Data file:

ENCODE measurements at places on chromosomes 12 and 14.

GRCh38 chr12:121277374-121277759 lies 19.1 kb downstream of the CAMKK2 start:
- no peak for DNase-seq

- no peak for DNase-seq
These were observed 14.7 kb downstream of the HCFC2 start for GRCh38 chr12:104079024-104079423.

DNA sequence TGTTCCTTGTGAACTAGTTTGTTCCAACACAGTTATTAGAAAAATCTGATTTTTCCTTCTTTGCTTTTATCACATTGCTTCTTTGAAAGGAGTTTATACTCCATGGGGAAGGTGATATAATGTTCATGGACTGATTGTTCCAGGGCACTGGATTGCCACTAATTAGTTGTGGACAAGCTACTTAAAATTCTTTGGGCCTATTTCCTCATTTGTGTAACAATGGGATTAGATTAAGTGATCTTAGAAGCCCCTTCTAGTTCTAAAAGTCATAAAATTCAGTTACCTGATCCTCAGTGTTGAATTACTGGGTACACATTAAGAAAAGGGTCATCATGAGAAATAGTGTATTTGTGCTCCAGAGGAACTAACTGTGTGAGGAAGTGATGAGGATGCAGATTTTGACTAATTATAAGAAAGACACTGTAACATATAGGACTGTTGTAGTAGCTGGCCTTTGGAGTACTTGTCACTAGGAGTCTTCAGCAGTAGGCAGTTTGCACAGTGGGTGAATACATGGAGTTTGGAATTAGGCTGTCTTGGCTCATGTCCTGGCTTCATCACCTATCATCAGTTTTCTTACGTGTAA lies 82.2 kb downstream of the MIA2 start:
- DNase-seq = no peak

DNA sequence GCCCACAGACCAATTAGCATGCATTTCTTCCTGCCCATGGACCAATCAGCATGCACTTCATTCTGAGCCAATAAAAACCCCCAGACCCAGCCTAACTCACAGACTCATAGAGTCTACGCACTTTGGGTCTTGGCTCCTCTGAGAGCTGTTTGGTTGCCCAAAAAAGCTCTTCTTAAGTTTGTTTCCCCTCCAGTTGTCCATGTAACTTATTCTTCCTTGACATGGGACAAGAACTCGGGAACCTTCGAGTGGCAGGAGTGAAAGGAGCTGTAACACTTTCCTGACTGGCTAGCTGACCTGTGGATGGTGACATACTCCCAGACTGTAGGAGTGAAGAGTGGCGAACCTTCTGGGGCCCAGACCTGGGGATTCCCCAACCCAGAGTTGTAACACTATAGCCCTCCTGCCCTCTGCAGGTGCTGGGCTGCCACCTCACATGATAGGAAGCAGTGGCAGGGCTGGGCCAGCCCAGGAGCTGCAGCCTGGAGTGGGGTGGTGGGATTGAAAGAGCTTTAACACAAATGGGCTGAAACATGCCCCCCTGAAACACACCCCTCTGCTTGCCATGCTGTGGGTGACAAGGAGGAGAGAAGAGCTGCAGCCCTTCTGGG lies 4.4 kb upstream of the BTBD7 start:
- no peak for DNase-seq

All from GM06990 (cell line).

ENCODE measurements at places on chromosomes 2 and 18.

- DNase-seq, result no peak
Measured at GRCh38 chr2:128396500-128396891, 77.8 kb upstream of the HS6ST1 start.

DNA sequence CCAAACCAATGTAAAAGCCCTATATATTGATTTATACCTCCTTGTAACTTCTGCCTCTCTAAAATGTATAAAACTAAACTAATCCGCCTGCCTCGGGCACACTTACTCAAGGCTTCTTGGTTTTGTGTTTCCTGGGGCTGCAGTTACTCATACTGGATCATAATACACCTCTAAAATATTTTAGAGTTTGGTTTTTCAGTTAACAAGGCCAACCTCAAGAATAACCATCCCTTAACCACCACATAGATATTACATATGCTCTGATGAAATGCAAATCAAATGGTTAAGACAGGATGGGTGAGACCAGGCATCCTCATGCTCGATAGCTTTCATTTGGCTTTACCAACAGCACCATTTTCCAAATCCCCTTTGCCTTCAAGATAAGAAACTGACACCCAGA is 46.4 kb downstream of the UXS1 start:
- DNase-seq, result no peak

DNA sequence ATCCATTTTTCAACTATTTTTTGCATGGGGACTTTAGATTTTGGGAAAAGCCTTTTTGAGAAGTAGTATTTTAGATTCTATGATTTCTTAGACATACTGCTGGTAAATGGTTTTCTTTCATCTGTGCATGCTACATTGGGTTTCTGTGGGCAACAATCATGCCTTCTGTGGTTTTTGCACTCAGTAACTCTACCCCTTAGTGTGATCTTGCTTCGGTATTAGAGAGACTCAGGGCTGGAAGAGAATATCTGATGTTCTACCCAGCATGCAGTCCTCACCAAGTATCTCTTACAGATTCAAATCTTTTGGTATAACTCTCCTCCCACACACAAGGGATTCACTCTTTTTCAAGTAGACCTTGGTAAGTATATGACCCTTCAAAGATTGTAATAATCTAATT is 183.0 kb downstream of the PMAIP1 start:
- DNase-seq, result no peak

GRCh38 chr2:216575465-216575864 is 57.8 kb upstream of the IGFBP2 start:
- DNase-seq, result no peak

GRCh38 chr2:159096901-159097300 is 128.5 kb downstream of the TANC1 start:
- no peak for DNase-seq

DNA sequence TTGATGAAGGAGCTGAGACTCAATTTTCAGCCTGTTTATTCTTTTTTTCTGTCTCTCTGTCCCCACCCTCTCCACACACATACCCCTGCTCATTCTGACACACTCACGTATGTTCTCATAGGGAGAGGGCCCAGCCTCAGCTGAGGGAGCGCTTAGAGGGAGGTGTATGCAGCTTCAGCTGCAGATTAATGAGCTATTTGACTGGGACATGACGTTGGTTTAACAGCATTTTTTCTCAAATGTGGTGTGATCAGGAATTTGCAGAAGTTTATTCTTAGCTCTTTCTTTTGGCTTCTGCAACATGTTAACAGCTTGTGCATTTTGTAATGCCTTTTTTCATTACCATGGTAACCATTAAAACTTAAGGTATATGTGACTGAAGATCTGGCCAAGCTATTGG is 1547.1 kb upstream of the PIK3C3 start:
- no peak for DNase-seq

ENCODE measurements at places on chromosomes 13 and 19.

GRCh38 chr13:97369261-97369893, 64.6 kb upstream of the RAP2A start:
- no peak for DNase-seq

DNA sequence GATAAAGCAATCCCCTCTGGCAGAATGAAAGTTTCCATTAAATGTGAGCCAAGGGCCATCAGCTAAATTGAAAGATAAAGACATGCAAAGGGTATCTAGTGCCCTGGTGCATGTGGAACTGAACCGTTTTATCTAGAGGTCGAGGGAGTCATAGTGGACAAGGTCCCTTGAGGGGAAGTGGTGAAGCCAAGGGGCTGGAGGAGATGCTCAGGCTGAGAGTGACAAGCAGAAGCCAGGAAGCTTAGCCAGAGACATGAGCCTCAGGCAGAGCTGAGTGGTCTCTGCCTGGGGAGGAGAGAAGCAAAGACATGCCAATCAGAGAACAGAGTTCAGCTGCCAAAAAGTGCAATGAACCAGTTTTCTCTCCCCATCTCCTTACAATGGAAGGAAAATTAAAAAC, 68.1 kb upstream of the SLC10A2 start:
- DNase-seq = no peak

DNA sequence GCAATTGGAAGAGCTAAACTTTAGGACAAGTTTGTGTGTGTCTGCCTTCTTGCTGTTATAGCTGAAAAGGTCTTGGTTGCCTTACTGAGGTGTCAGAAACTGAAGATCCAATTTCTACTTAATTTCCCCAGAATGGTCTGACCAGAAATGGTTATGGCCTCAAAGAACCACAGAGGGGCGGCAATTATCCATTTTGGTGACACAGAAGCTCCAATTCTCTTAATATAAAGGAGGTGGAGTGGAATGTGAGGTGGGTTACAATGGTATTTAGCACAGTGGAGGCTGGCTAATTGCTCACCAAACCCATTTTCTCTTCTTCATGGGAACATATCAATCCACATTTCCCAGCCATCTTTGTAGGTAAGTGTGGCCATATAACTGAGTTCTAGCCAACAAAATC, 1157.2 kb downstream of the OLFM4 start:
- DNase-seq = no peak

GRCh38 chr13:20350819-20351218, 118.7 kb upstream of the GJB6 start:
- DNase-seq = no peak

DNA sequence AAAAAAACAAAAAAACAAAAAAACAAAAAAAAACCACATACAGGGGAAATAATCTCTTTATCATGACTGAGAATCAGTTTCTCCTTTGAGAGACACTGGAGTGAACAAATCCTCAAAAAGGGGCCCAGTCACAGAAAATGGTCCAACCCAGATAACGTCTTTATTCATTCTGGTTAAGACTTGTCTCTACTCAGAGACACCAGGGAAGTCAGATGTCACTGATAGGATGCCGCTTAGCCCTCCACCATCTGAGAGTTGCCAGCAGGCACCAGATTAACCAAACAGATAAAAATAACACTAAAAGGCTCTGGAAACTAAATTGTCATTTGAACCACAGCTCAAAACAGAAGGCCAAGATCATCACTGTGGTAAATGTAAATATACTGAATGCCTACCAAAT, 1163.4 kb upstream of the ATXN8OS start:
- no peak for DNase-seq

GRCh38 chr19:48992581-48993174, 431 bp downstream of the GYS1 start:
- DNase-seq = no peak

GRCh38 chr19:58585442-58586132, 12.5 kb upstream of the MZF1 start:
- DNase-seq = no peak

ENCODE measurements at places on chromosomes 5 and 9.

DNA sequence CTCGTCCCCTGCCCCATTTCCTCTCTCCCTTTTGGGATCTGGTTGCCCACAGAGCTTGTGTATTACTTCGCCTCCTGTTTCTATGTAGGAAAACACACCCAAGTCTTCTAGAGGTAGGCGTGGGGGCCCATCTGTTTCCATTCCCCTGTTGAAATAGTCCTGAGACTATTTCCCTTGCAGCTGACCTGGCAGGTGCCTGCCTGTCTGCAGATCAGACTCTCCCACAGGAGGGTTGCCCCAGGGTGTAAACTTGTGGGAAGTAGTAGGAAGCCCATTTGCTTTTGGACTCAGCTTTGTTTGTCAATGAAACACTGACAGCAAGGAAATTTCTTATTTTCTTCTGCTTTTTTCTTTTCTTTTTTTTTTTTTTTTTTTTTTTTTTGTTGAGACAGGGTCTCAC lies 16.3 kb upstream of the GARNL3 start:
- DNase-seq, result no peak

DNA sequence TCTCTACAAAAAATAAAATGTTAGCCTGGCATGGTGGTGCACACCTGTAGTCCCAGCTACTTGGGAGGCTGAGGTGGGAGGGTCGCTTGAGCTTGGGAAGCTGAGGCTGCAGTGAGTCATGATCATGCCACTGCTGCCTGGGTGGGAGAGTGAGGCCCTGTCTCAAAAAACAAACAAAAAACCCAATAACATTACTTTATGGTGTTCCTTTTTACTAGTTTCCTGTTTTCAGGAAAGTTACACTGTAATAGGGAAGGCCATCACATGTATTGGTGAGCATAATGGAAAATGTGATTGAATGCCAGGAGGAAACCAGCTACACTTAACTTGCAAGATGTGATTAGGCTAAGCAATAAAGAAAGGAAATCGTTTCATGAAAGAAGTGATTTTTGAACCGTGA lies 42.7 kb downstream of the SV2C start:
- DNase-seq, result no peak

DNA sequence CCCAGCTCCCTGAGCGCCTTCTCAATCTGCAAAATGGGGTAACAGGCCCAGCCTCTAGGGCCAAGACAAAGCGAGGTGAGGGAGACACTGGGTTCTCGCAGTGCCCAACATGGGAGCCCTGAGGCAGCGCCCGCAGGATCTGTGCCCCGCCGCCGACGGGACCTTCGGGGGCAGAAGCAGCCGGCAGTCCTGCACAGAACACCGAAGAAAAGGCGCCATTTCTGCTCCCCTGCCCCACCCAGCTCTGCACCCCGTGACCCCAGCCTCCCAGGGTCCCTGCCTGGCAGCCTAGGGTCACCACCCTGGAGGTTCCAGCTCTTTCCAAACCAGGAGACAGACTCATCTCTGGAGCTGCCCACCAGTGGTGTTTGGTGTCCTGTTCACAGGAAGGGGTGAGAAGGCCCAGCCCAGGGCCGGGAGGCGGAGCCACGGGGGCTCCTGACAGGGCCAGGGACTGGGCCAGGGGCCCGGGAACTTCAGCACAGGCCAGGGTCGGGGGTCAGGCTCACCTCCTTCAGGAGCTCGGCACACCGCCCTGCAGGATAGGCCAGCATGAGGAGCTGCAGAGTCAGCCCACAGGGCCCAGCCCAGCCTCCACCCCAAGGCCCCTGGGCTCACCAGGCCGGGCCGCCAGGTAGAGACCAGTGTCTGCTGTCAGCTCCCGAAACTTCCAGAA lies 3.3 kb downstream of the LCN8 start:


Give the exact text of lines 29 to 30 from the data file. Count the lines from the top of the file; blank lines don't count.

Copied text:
DNA sequence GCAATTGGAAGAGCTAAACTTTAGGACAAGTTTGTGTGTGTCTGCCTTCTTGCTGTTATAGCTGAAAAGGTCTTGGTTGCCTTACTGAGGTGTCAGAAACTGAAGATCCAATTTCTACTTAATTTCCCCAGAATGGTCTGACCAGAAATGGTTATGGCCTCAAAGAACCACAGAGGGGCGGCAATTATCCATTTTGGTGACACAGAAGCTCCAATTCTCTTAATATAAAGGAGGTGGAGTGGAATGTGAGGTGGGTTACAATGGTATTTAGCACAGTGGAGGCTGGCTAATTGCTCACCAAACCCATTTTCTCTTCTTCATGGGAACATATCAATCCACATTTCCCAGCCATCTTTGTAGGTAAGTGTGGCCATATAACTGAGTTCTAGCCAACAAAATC, 1157.2 kb downstream of the OLFM4 start:
- DNase-seq = no peak